In many models of PCD, cells are induced to die asa result of changes in environmental stimuli. For ex-ample, hormone depletion will induce PCD in hormone-dependent tissues such as the prostate gland (Kyprianouand Isaacs, 1988), mammary gland (Strange et al., 1992),uterine epithelium (Rotello et al., 1989), and breast can-cer cells (Bardon et al., 1987). In insects, changes insteroid hormone levels control the massive cell deathaccompanying metamorphosis (Ellis et al., 1991).Growth factors also regulate programmed cell death.Treatment of endothelial cells with serum-free mediumwill induce PCD (Araki et al., 1990). Certain neuronsdeprived of growth factors, such as nerve growth factor,will also initiate PCD (Ellis et al., 1991). And some ma-ture T cells are dependent on interleukin-2 to preventPCD (Duke and Cohen, 1986). In general, these ex-

    1993 by The American Society for Cell Biology 953

  • J.E. Meredith, Jr. et al.

    amples of PCD suggest that the absence of a "survivalfactor," such as a particular hormone or growth factor,will induce a cell to initiate its own death.

    Like hormones and growth factors, the extracellularmatrix (ECM) plays an important role in the regulationof cell growth, differentiation, and behavior (reviewedin Daniels and Solursh, 1991; Shimizu and Shaw, 1991).ECM-cell interactions are mediated to a large extent bythe integrins, a family of more than 20 different af3heterodimers (reviewed in Hynes, 1992). Recent workhas demonstrated that, in addition to their role as adhe-sion receptors, integrins also function as signaling re-ceptors. Integrins have been found to regulate manyintracellular signaling pathways such as tyrosine phos-phorylation, cytoplasmic alkalization, intracellular Ca21fluctuations, and inositol lipid metabolism (reviewed inJuliano and Haskill, 1993; Schwartz, 1993). The recentidentification of a nonreceptor focal adhesion tyrosinekinase (FAK) involved in adhesion-dependent phos-phorylation suggests that the FAK kinase may be in-volved in integrin signaling (Guan and Shalloway, 1992;Schaller et al., 1992).Based on the importance of growth factors and hor-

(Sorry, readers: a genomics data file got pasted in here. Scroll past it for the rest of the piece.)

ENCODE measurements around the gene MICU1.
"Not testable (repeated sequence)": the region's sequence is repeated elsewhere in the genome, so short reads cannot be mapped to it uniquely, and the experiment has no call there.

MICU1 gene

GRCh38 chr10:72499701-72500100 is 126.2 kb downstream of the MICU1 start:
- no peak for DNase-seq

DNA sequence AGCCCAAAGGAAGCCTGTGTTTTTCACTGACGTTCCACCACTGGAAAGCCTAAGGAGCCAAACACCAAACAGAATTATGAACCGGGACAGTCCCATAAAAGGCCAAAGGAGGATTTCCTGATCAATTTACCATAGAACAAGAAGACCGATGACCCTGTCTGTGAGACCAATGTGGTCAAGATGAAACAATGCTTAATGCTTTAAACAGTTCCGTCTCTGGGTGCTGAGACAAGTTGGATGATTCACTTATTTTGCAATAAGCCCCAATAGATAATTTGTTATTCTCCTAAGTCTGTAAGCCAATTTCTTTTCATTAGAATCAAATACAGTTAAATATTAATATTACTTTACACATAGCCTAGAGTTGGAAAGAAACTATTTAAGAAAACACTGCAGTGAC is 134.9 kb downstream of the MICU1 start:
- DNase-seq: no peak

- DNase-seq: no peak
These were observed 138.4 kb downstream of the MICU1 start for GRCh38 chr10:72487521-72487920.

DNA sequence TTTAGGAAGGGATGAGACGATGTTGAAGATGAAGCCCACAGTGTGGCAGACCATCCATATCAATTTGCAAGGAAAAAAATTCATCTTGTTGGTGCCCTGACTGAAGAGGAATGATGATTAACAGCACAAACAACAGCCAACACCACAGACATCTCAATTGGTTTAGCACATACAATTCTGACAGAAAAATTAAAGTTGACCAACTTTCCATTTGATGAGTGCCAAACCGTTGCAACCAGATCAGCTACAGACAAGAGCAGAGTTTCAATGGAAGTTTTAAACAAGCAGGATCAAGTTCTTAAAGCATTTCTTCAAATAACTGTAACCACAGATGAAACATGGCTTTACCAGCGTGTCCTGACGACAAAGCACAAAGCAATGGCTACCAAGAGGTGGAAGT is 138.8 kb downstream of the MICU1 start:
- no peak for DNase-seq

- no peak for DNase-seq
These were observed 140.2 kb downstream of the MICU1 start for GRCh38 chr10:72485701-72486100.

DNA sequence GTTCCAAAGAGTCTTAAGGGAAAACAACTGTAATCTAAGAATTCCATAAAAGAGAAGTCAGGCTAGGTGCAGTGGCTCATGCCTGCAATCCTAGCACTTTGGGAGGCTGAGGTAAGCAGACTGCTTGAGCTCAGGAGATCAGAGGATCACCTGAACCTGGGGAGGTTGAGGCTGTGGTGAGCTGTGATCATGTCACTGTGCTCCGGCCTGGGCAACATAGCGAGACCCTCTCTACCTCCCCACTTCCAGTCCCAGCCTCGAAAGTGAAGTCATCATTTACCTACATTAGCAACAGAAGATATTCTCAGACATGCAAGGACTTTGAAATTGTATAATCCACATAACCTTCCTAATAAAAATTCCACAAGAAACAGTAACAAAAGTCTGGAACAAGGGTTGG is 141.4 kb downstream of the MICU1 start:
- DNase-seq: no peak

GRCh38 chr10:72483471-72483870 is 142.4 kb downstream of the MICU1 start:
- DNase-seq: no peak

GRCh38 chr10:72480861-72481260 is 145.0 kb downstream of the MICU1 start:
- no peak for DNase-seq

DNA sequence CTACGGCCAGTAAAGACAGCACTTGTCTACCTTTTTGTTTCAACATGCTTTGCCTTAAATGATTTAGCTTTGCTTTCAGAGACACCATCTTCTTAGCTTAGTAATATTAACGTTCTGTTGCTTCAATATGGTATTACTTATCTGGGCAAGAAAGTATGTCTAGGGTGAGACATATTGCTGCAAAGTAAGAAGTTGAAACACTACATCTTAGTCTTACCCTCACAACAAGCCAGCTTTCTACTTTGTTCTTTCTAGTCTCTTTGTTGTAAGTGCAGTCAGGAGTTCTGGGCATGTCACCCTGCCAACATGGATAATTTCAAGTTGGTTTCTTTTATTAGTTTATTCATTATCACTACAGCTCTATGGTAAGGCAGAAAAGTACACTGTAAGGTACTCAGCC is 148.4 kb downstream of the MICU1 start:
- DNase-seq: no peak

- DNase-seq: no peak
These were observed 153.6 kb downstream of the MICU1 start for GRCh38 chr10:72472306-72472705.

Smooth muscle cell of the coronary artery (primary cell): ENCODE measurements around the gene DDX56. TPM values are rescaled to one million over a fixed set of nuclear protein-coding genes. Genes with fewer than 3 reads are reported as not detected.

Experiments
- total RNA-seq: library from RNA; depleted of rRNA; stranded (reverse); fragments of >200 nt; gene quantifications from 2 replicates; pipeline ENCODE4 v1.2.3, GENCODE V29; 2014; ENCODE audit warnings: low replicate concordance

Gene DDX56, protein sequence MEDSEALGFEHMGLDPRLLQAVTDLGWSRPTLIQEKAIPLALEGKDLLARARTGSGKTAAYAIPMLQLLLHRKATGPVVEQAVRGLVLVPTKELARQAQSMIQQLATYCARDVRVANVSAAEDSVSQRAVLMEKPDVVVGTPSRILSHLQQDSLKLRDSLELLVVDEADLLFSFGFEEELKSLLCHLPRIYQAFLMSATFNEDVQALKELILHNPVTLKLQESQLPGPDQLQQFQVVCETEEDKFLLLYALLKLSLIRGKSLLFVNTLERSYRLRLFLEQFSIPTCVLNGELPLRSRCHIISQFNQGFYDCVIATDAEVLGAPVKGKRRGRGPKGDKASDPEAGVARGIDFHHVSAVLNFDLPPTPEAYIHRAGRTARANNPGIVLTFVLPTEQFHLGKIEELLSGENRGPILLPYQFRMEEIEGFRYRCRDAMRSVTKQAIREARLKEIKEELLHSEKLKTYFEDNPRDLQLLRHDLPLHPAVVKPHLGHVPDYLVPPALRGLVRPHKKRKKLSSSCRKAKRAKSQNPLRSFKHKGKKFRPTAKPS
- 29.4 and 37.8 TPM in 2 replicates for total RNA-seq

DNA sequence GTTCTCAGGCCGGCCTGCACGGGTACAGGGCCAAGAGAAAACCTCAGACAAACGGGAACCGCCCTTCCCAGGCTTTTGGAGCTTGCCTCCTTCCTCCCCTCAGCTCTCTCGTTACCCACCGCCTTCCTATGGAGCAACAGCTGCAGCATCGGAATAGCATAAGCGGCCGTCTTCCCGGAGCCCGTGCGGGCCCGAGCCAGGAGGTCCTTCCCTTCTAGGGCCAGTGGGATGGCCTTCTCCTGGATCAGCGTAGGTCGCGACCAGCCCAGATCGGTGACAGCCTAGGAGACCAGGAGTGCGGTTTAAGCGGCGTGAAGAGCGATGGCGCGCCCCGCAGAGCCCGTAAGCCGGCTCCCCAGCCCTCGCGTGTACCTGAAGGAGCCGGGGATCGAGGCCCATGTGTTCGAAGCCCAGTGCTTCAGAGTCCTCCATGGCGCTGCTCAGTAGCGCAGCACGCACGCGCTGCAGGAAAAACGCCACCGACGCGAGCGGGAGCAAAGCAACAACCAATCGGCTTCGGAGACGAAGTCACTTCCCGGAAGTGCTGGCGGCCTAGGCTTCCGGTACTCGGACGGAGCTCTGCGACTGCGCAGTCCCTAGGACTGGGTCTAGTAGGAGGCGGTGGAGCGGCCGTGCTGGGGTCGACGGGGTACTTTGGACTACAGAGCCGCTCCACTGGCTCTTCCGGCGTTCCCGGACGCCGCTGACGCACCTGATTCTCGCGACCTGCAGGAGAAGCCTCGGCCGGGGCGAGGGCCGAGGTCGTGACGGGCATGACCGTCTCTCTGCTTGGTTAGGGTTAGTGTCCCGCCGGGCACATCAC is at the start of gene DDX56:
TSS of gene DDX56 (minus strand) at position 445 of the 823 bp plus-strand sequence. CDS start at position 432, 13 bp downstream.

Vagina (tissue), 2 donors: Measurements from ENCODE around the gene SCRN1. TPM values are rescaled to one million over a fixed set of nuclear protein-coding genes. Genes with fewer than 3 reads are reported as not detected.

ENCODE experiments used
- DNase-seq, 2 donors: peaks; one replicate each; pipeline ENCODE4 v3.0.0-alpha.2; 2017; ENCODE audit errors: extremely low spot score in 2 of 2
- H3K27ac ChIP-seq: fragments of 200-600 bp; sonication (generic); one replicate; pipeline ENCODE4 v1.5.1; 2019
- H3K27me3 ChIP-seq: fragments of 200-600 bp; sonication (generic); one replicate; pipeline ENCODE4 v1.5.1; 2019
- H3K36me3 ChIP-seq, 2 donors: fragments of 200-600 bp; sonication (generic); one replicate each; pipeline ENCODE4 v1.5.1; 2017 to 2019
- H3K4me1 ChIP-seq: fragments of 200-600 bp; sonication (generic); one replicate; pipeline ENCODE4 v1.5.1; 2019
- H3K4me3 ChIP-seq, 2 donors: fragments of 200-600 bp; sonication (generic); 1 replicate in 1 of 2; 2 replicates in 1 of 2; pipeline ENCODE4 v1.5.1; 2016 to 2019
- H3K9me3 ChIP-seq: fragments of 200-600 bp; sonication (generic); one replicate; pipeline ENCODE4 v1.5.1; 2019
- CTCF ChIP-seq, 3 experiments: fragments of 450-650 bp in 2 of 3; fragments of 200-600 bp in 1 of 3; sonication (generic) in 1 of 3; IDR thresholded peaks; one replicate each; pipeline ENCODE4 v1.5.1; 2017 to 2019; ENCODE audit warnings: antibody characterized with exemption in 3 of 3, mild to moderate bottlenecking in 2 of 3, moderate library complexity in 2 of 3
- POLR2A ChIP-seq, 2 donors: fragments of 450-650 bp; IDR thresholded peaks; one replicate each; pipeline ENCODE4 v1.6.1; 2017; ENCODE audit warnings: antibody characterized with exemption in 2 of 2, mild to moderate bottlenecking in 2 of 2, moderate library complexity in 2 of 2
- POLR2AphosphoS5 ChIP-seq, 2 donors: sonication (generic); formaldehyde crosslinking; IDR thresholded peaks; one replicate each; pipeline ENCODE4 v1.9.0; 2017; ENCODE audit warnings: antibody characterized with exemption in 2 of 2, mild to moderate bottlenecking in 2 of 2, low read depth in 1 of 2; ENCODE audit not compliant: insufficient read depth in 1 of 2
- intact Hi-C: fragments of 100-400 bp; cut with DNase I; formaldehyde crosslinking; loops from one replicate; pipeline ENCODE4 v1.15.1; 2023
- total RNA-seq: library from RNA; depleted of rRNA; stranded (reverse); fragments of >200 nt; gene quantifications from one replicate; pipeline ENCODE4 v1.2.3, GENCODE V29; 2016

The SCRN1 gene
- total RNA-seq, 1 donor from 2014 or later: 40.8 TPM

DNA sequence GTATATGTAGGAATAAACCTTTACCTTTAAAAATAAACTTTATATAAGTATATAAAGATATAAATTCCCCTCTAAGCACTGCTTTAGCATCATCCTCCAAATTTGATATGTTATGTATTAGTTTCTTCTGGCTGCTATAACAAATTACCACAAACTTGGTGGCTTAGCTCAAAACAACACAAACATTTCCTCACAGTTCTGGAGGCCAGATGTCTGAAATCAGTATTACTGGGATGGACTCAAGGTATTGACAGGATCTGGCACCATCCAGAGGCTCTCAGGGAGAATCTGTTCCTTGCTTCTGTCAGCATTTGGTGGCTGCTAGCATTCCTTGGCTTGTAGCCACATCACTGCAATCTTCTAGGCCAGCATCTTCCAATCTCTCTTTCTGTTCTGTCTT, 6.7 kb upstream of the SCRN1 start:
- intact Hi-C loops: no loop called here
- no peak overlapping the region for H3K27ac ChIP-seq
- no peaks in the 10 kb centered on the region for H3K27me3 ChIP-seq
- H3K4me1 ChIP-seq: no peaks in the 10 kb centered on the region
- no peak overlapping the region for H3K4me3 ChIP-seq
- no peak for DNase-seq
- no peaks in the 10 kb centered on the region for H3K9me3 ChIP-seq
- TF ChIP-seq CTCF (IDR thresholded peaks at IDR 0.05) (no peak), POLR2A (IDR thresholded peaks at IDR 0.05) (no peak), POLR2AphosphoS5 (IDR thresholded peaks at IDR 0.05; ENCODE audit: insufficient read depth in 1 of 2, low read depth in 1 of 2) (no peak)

mones in maintaining cell viability and the increasingevidence that integrins function in an analogous mannerto control both signaling pathways and cellular function,we have investigated the role of the ECM as a cell sur-vival factor. In this study we report that the ECM isrequired for preventing PCD and that integrin-mediatedevents are involved.

    MATERIALS AND METHODSChemicalsAntibody TS2/16 (IgGl) to the integrin fl subunit was a gift fromDr. Martin Hemler (Harvard Medical School, Boston, MA), antibody489 to VCAM-1 (IgGl) was a gift from Dr. John Harlan, and antibodyW6/32 to HLA (IgG2a) was a gift from Dr. David Cheresh (The ScrippsResearch Institute, La Jolla, CA). Fibronectin was prepared from humanplasma by affinity chromatography on gelatin-Sepharose (Miekka etal., 1982). Herbimycin A (GIBCO Laboratories, Grand Island, NY)was used at a final concentration of 1 Mug/ml. All other chemicals werepurchased from Sigma Chemical (St. Louis, MO) unless stated oth-erwise.

    CellsHuman umbilical vein endothelial cells (HUVECs) were obtained fromDr. David Loskuoff (The Scripps Research Institute, La Jolla, CA).Cells were subcultured by using phosphate-buffered saline (PBS)/2mM EDTA and were plated on tissue culture plastic in growth mediumconsisting of M199 medium (GIBCO Laboratories) supplemented with20% fetal bovine serum (FBS; GIBCO Laboratories), 23 Mug/ml en-dothelial cell growth supplement (ECGS; Upstate Biotechnology, LakePlacid, NY), 4 mM glutamine (GIBCO Laboratories), and 68 ng/mlheparin (Sigma Chemical). Cells were used between passages 2 and10. Serum-free medium (SFM) consisted of M199 medium supple-mented with 0.1% endotoxin- and protease-free bovine serum albumin(BSA) (Calbiochem, San Diego, CA) and growth media supplementG, containing insulin, selenium, and transferrin (GIBCO Laboratories).Defined medium consisted of SFM with 10 ng/ml basic fibroblastgrowth factor (bFGF) (Upstate Biotechnology), 90 ng/ml heparin,